Hayley Williams’ Essay About Mental Health Emphasizes The Importance Of Self-Expression

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Paramore's Hayley Williams has made a career of writing and singing about her personal hardships, and in a candid essay for PAPER published on Wednesday, Williams opened up about her struggles with mental health. She said being creative helped her cope, and emphasizes the importance of self-expression. Williams wrote,

"A lot happened within a short time. But then I didn't eat, I didn't sleep, I didn't laugh... for a long time. I'm still hesitant to call it depression."

The musician, who is known for energetic live performances and vibrant Day-glo hair color — which she has since dyed blonde — likened her experience to that of a piano falling on her when she least expected it. Williams recounted that during that time, she split from husband Chad Gilbert and faced a legal battle over songwriting credits and royalties with former Paramore guitarist Jeremy Davis, as Rolling Stone reported. She even nearly left the band altogether.

In the essay, Williams recalled that as she and bandmate Taylor York began to write what would become Paramore's fifth album, 2017's groovy, synth-soaked After Laughter, Williams found her lyrics veering darker. She struggled to reconcile the perky person she had once been with the headspace she was in. However, she said creating those songs, with titles like "Hard Times" and "Fake Happy," helped her deal. She wrote in PAPER:

"But writing kept me alive. Forced me to be honest. Made me have empathy for Taylor in his struggles with mental health. It helped me understand that emotional wellness and physical health are actually related. It helped me realize that I shouldn't have ever married my ex and that love is not something we can just extract from one other."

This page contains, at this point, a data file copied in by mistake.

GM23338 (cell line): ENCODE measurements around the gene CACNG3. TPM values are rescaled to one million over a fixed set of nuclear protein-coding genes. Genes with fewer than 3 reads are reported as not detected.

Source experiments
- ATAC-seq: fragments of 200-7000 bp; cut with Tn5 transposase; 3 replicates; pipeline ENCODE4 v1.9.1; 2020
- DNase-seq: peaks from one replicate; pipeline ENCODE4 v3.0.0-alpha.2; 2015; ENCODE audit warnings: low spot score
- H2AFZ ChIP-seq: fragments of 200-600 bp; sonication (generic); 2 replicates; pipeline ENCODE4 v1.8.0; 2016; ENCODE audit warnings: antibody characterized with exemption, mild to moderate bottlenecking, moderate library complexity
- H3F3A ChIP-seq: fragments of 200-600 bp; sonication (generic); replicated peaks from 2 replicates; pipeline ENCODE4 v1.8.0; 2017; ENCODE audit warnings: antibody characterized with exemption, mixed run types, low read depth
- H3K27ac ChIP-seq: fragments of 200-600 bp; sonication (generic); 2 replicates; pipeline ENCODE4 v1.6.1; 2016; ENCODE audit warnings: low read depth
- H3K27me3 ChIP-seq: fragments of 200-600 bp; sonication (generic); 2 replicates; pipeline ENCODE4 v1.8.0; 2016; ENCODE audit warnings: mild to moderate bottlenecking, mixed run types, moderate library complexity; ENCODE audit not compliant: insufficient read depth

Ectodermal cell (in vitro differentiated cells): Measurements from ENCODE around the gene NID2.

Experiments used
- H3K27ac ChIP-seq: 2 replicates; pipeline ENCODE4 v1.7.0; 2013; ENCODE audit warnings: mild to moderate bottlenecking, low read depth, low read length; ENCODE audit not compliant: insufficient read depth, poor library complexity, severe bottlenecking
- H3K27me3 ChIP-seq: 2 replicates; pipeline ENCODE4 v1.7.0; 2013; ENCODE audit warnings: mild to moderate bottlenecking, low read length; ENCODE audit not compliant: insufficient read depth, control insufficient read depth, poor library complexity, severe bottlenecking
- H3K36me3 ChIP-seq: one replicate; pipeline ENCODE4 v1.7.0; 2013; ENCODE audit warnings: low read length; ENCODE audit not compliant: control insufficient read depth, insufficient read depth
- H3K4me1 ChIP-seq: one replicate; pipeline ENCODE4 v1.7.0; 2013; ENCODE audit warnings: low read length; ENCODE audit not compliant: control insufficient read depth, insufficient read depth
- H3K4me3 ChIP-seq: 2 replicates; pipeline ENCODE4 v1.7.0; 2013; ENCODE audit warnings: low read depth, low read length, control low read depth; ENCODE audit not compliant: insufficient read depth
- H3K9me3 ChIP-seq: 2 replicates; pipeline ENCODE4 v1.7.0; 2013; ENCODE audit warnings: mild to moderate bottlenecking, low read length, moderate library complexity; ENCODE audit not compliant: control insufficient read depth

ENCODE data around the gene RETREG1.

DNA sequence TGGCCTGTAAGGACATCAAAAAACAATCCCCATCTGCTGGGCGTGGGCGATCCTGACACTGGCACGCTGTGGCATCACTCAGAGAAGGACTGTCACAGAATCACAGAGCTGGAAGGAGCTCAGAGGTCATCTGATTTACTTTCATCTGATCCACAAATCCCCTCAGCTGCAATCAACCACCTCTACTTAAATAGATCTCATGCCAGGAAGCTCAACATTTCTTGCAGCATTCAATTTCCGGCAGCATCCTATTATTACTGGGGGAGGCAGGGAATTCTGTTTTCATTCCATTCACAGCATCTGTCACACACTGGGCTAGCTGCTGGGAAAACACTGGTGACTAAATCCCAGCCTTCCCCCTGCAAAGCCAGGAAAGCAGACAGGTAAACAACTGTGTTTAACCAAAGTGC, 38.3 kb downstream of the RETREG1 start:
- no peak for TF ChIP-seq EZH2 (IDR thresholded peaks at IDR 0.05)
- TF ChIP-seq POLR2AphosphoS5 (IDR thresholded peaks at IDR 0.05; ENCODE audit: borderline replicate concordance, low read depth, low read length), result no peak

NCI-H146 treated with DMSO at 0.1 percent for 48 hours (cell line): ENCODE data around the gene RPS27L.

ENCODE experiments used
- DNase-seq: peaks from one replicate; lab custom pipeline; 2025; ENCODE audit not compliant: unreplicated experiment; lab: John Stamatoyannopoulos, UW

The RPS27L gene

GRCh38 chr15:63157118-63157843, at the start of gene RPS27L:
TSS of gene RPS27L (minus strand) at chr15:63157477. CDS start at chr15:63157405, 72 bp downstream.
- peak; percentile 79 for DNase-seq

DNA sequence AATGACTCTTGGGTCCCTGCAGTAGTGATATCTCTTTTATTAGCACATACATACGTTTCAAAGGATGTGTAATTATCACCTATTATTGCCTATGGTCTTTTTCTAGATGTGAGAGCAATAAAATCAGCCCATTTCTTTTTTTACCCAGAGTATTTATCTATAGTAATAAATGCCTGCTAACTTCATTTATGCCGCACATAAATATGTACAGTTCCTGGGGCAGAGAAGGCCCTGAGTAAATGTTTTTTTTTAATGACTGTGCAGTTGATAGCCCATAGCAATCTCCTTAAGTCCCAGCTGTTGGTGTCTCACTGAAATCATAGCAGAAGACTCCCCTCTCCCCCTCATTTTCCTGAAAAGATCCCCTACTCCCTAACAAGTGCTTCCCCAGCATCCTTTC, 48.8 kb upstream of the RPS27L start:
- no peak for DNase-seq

Fueled By Ramen on YouTube

Williams later stressed the value of creativity and other forms of expression as tools to combat emotional hardships. She explained,

"Expression is survival. You can do it however you please. Write, draw, create something with your hands. Tell somebody you love them. Take a drive, roll down your windows and yell something like, 'MY LIFE IS SO SH*T RIGHT NOW!' Or, 'WHAT DO YOU KNOW? I'M ACTUALLY FINE TODAY!' These are just things to try if the crying and dancing doesn't work."

This is not the first time Williams and her bandmates have spoken out about mental health. The band's most recent single, "Rose-Colored Boy," examines the societal and social pressures to act happy even when we're not, as Williams sings,

"Just let me cry a little bit longer
I ain't gon' smile if I don't want to
Hey, man, we all can't be like you
I wish we were all rose-colored too
My rose-colored boy"
Fueled By Ramen on YouTube

In a series of tweets in May, the band explained the ideas behind the song, and described their intent to de-stigmatize depression and other mental illnesses. Paramore wrote, "Rose-Colored Boy is a song about feeling pressured to look at the world with blind optimism when you actually feel very hopeless about the world & your part in it. there is so much social pressure to be (or appear to be) 'happy' that we can actually feel shame when we aren't."

In another tweet, they added,

"Adding shame to sadness is a pretty toxic cocktail. It’s hard enough to deal with sadness, depression, or any type of anxiety without the added societal expectations. It’s important & more healing to meet ppl where they’re at - EMPATHY - than to try & paint everything rosy."

Williams has continued to find ways to express herself. She recently launched her own hair color brand, goodDYEyoung, with longtime friend and colorist Brian O'Connor, and will continue touring with Paramore throughout the summer, heeding the advice she gives in her powerful essay.